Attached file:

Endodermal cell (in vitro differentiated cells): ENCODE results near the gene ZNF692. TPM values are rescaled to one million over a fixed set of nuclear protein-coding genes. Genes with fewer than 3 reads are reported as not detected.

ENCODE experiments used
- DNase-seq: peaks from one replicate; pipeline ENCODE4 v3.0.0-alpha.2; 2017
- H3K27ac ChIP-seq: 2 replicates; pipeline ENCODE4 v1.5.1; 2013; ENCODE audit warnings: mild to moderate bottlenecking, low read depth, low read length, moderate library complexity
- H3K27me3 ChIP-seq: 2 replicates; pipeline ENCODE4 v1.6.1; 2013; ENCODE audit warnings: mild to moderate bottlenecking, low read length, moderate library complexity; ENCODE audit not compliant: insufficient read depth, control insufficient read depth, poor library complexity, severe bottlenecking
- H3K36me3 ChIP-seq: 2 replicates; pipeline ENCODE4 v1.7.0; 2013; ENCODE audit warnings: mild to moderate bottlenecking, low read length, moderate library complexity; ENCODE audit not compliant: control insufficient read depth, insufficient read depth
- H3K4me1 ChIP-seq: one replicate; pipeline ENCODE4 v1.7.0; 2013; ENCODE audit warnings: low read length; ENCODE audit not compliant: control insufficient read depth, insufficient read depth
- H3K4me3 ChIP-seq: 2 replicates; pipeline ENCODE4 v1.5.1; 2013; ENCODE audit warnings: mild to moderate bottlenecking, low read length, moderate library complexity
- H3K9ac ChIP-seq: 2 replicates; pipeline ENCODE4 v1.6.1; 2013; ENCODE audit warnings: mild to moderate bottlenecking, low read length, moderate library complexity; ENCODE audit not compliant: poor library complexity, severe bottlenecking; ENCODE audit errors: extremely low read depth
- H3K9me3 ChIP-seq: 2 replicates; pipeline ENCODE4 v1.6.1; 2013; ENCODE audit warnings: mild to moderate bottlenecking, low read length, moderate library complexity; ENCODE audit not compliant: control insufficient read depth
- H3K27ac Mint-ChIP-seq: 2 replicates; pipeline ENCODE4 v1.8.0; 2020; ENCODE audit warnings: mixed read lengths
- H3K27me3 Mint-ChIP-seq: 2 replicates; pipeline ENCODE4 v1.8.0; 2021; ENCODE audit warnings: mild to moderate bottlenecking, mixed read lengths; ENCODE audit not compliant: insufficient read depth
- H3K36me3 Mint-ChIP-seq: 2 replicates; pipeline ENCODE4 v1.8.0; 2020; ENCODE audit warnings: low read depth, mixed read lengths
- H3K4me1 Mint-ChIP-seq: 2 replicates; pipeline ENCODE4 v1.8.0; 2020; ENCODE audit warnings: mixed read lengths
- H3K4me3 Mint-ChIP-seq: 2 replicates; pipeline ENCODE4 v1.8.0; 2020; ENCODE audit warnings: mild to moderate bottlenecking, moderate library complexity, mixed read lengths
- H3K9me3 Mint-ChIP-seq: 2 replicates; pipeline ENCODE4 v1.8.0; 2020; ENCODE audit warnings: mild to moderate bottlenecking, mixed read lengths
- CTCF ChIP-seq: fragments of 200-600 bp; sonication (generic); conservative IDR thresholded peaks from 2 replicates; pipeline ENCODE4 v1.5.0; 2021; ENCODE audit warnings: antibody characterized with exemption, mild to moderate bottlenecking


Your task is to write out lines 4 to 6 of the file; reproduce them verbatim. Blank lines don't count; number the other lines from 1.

- H3K27ac ChIP-seq: 2 replicates; pipeline ENCODE4 v1.5.1; 2013; ENCODE audit warnings: mild to moderate bottlenecking, low read depth, low read length, moderate library complexity
- H3K27me3 ChIP-seq: 2 replicates; pipeline ENCODE4 v1.6.1; 2013; ENCODE audit warnings: mild to moderate bottlenecking, low read length, moderate library complexity; ENCODE audit not compliant: insufficient read depth, control insufficient read depth, poor library complexity, severe bottlenecking
- H3K36me3 ChIP-seq: 2 replicates; pipeline ENCODE4 v1.7.0; 2013; ENCODE audit warnings: mild to moderate bottlenecking, low read length, moderate library complexity; ENCODE audit not compliant: control insufficient read depth, insufficient read depth